OBSERVATIONS: A couple of guys named ‘Joe’ looking for work

By Hal McCoy

UNSOLICITED OBSERVATIONS from The Man Cave on a sad day because I just finished Joe Posnanski’s 800-page, 300,000-word book, ‘The Baseball 100.’ I wish he had written 800 more pages and 300,000 more words.

—David Bell, David Ross, Dave Martinez and Dave Roberts are happy today they aren’t named Joe.

The two MLB managers named Joe, both of whom have World Series championships, are out of work.

Joe Girardi won four World Series rings with the New York Yankees, but he couldn’t turn it around in Philadelphia and the Phillies fired him.

Joe Maddon won the World Series in 2016 with the Chicago Cubs, but couldn’t win with the Los Angeles Angels and was fired.

The Angels lost 12 straight games when Maddon was told to turn in his office keys. And how do you lose 12 in a row with Mike Trout and Shohei Ohtani in your lineup?

Girardi, by the way, took one interview with the Cincinnati Reds. But when he was told the team would not pursue big ticket free agents and he would have to listen to the analytics people hunkered down behind computers, Girardi bailed for the airport, never to return for a second interview.

Maddon wrote the foreword for a book entitled, ‘Always An Angel.’ Well, not always.

—If the New York Yankees win the World Series, they should stage a parade around Market Square in Pittsburgh.

Three of their best pitchers started their careers as Pirates. As of Tuesday, Gerrit Cole was 5-1 with a 2.78 earned run average, Jonathan Taillon was 6-1 with a 2.31 ERA and Clay Holmes was 4-0 with a 0.34 ERA.

—An impossible trivia question posed by author/friend Scott Russell (Kilgore Trout?):

What do current MLB players Cedric Mullins (Baltimore), Michael Chavis (Pittsburgh), Tommy Edman (St. Louis) and Nico Hoerner (Chicago Cubs) have in common, something no other players have done this season?

Answer: They are the only four players this year, as of Sunday, to get a hit off Milwaukee closer Josh Hader.

Hader is having a season for the ages. He has faced 64 batters and only those four have hits. He is 18 for 18 in saves and his earned run average is 0.00. Actually, he hasn’t give up a run since July of last season.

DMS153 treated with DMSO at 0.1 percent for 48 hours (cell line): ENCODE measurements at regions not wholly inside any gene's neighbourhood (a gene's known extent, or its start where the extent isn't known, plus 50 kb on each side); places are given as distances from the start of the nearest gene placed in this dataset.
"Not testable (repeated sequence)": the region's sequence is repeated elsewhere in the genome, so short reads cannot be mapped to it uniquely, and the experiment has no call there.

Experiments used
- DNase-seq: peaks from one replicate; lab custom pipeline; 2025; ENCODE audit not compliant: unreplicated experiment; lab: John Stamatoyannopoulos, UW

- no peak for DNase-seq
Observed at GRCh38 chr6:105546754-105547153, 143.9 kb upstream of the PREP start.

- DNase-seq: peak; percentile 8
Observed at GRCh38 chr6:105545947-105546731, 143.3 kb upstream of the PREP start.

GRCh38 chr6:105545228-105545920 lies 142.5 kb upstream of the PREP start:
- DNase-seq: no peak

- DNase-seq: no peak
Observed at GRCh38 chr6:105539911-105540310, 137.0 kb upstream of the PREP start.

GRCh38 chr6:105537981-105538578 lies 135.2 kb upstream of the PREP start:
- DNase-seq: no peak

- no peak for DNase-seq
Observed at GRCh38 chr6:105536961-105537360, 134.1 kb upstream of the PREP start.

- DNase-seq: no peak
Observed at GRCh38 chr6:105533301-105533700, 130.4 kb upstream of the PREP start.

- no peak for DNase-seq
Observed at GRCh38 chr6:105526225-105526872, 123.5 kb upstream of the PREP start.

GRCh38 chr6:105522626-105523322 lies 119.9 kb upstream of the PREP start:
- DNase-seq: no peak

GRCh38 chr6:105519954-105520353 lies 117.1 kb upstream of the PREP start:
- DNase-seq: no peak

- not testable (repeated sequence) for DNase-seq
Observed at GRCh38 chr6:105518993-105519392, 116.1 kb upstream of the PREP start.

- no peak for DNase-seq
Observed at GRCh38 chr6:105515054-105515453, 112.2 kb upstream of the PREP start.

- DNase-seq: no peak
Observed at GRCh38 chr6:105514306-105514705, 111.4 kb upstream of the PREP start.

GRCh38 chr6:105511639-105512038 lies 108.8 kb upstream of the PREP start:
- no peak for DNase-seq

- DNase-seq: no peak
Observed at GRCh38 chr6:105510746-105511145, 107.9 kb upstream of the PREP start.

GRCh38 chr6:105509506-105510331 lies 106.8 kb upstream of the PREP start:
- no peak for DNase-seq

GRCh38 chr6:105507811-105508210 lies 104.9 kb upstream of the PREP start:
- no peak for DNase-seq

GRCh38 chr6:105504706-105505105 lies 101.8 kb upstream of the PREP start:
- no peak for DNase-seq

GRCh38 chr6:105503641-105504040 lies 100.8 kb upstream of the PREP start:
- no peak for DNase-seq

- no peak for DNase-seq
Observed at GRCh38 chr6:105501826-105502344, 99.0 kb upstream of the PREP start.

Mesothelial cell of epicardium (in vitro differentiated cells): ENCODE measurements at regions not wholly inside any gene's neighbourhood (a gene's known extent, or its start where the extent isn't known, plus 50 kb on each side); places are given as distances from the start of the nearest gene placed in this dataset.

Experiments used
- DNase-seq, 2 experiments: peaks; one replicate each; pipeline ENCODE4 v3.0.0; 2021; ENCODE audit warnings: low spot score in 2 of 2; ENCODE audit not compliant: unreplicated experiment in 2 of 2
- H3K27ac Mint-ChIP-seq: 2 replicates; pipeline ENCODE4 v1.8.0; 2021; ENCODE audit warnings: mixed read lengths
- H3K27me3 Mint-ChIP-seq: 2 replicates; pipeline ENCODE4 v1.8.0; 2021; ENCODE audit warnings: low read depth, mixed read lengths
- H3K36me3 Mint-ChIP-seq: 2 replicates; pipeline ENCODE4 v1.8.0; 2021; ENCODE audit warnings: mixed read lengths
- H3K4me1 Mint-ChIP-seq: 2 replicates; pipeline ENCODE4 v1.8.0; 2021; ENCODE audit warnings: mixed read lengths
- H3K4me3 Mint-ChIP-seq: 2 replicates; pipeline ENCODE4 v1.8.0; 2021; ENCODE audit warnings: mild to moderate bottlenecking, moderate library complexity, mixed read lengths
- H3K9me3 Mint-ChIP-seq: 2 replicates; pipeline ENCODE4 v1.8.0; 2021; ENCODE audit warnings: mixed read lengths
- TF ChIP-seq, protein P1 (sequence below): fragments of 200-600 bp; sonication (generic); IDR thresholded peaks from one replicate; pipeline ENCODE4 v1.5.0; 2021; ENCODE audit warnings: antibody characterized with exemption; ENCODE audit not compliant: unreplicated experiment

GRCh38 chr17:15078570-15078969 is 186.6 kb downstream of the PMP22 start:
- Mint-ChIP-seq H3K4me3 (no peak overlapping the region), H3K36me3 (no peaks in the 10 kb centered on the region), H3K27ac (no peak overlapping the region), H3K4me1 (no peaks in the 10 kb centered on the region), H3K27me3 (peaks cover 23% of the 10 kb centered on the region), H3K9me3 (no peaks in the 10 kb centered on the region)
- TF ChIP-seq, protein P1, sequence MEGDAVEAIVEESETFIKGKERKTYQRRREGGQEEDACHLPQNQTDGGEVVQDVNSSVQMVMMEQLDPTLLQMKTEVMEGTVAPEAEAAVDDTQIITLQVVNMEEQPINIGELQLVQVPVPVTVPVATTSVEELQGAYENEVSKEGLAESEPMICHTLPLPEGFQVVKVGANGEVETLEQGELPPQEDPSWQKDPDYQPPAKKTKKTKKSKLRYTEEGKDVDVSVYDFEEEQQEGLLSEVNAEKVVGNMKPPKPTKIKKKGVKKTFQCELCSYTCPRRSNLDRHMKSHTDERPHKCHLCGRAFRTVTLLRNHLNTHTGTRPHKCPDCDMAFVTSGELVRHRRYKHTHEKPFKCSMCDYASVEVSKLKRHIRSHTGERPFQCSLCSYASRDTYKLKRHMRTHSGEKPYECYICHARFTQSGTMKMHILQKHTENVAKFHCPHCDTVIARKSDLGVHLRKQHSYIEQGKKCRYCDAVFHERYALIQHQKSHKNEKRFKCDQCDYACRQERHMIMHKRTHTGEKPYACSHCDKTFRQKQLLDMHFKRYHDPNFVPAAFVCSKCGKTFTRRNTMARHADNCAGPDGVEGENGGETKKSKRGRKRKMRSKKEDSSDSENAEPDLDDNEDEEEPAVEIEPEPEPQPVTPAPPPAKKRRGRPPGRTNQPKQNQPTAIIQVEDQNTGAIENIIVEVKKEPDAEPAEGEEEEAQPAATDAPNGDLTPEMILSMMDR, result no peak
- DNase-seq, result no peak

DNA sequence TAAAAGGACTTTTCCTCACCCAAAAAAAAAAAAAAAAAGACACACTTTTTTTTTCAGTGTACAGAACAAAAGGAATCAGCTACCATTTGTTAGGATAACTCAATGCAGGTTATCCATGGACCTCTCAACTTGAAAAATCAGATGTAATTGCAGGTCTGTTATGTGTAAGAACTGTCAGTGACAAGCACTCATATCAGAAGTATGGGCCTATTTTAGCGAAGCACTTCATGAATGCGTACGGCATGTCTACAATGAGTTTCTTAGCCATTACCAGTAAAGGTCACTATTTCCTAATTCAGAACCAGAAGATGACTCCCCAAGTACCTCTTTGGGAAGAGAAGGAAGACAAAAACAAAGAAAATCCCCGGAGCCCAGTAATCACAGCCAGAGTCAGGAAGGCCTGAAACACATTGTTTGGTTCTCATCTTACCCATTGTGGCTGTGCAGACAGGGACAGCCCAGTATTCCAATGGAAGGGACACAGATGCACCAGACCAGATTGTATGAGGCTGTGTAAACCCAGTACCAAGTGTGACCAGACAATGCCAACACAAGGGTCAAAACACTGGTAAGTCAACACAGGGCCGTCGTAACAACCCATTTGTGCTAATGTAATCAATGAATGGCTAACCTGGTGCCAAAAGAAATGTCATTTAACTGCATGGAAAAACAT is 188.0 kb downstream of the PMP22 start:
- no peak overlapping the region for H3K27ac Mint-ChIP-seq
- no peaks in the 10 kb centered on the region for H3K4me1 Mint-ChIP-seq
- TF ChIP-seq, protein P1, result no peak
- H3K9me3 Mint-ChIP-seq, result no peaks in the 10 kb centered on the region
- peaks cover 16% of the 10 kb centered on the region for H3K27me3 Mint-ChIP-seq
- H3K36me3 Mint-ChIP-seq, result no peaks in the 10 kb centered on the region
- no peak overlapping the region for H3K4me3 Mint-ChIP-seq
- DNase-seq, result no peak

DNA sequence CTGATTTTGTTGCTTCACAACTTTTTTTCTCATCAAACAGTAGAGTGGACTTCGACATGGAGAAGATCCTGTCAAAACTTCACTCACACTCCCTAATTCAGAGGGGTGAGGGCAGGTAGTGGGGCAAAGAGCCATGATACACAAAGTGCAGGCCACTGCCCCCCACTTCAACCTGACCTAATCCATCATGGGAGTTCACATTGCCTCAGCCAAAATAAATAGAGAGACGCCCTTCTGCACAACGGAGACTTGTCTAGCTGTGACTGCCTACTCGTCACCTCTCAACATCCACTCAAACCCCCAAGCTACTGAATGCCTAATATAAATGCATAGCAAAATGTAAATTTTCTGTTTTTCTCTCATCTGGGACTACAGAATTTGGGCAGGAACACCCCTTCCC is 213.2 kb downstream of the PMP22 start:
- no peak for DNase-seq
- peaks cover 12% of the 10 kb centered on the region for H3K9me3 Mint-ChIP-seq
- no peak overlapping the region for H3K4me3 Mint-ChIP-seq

Of the 64 batters who trembled in the batter’s box, 28 have struck out.

His nickname is Haderade, but with his glove-seeking fastball his nickname should be Gasade.

—There is always something new and bizarre in baseball and this one is stunning.

The Class AA Pensacola Blue Wahoos won five games of a six-game series from the Biloxi Shuckers. Four of the wins were walk-offs, including the last three in a row.

And the last one was one you would never believe if you saw it in a movie. Pensacola won when Biloxi pitcher Harold Chirino hit four straight batters with pitches, the last one forcing in the winning run, 7-6.

Ah shucks, it was a bruising victory.

—Former Cincinnati Reds first baseman/hitting coach Ted Kluszewski was told that he was supremely charismatic and Big Klu said, “I’m not sure what the hell charisma is, but I get the feeling it’s Willie Mays.” (Say, Hey. Willie Mays had charisma you could catch in a basket.)

—Say what you wish about Dayton-born Roger Clemens — and most have a lot to say about the crusty and controversial pitcher.

Clemens won seven Cy Young Awards, and we’ll leave discussion on his use of PEDs for another time. He could have won two more.

In 1990, he finished second to Oakland’s Bob Welch. Clemens was 21-6 with a 1.93 earned run average with four shutouts and 209 strikeouts for an 88-74 Red Sox team. Welch was 27-7 with a 2.95 ERA for a 103-59 Oakland team.

Voters tend to lean toward wins which is why Clemens didn’t win the 2005 award while pitching for Houston. He was 13-8 with a 1.87 ERA and lost to St. Louis pitcher Chris Carpenter, who was 21-5 with a 2.83 ERA.

—QUOTE: From sportswriter Sean McAdam describing what it was like for Red Sox fans to watch Roger Clemens pitch for the Yankees after he left the Red Sox: “It has been said before, but it is true for Red Sox fans. . .watching Roger Clemens pitch for the Yankees is like watching your ex-wife marry your mortal enemy and living happily ever after.”

—With all the absurd and obscure rules commissioner Rob Manfraud has implemented, some of them hide under the turf.

Such was the case last week. Los Angeles Dodgers manager Dave Roberts didn’t know the rule, I didn’t know the rule and judging by the way the umpires huddled up, they didn’t know the rule for sure, either.

The Dodgers were down five runs to the Mets in the ninth inning. Roberts wanted to preserve his bullpen, so he sent a position player to the mound to finish the game.

Whoops. Turns out the rule says a team has to be behind by six or more runs before a position player can be used.

Question: Since when is a five-run deficit too steep to overcome? Hasn’t Roberts seen the Reds’ bullpen? And isn’t his offense considered one of the best in baseball?

My all-time Bill/Billy/Willie MLB team:

LHP: Bill ‘Spaceman’ Lee.
RHP: Bill Monbouquette.
Closer – Billy Wagner.
Catcher – Bill Dickey/Bill Freehan.
First Base – Willie McCovey/Bill Buckner.
Second Base – Billy Martin.
Shortstop – Bill Russell.
Third base – Bill Madlock.
Outflied – Billy WillIiams, Wee Willie Keeler.
Outfield -Willie Mays
Outfield – Willie Stargell.

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